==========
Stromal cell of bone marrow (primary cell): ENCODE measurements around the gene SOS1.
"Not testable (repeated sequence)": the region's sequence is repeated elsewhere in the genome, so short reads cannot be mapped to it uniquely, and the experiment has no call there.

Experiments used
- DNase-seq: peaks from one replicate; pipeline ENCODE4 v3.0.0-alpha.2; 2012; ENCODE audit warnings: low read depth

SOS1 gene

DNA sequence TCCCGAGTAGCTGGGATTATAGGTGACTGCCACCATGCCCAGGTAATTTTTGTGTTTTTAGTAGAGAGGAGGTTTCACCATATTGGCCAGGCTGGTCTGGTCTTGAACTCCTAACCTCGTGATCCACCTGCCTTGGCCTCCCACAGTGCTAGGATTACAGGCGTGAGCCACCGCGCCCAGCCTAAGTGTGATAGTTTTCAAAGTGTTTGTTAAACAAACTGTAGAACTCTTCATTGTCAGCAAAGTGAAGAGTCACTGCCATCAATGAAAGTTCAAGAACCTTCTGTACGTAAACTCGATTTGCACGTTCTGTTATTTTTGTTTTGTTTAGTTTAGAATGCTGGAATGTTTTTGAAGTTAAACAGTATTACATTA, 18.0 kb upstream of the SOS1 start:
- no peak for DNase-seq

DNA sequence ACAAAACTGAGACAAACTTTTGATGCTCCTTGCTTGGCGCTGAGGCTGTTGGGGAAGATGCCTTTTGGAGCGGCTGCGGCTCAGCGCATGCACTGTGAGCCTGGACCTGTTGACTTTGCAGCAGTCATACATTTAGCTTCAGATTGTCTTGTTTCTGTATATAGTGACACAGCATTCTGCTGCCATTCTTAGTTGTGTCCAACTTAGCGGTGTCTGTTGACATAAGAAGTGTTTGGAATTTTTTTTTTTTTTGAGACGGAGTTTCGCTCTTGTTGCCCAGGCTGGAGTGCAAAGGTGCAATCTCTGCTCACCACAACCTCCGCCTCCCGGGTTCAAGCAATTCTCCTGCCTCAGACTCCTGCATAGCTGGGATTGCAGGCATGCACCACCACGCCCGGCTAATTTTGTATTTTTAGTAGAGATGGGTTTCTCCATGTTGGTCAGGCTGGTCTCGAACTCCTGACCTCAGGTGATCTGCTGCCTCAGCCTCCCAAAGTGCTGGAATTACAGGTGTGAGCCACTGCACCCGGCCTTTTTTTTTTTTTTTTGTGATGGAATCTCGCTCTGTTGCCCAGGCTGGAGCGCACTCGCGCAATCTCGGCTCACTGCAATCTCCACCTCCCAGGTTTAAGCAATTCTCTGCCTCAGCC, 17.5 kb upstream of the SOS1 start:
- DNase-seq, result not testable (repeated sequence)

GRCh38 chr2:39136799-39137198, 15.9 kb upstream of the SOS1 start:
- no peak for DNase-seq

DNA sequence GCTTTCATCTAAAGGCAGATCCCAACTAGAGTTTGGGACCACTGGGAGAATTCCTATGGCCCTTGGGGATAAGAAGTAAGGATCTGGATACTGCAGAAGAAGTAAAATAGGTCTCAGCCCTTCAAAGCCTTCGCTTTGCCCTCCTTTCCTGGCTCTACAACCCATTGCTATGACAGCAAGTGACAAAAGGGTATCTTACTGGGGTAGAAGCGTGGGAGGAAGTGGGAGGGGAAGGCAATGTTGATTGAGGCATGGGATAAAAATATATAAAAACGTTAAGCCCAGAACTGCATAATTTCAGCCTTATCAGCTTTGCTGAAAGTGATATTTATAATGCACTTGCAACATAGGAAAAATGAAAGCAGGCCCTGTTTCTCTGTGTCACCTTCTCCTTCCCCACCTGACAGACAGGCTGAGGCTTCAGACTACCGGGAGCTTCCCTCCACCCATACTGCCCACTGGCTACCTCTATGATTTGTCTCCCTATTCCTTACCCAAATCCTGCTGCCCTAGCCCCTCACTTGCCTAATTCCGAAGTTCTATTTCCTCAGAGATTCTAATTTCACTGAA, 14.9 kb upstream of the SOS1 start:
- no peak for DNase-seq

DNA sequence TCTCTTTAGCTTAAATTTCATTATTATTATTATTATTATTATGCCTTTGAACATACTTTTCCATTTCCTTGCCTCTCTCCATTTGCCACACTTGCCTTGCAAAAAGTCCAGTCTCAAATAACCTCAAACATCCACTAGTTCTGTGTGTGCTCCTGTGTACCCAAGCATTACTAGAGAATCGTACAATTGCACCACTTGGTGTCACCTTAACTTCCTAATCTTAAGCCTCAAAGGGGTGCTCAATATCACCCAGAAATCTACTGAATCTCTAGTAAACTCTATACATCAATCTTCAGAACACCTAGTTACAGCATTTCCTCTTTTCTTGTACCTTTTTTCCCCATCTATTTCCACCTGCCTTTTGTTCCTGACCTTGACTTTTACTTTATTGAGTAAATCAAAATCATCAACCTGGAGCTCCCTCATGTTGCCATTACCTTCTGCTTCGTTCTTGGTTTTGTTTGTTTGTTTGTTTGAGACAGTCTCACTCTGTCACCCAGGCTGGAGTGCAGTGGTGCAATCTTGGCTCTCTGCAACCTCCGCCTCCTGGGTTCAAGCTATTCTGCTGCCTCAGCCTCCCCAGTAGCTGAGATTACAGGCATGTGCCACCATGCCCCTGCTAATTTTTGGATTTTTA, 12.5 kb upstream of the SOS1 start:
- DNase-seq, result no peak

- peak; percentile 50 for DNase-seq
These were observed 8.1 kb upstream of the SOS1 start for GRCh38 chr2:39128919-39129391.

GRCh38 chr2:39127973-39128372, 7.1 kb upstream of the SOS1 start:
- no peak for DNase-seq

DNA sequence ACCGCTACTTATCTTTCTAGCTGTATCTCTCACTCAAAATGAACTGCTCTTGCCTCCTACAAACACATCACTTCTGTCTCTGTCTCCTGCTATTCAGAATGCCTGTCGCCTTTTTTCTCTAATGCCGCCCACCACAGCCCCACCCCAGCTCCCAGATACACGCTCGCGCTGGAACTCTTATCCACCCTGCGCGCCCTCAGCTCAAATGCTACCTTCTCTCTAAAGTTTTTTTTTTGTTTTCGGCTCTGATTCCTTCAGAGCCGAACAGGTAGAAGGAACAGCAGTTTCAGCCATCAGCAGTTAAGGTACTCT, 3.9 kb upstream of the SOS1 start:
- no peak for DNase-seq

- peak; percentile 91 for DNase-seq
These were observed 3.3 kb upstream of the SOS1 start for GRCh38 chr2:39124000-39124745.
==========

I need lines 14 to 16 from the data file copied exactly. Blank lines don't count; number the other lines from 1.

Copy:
DNA sequence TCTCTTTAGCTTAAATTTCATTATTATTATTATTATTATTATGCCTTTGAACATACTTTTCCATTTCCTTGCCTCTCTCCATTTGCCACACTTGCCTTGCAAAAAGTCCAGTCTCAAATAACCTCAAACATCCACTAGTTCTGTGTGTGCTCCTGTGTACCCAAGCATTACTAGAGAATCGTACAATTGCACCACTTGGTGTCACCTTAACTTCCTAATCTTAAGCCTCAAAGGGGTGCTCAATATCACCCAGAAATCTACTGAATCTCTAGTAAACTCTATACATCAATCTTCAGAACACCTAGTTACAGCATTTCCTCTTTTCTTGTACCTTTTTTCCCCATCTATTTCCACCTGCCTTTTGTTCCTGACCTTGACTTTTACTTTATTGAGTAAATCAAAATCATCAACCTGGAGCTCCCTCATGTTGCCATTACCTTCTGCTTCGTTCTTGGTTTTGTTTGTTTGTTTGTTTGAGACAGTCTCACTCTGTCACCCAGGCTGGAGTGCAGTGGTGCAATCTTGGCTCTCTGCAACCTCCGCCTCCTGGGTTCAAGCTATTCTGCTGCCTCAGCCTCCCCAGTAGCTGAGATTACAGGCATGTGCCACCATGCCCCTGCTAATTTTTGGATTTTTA, 12.5 kb upstream of the SOS1 start:
- DNase-seq, result no peak

- peak; percentile 50 for DNase-seq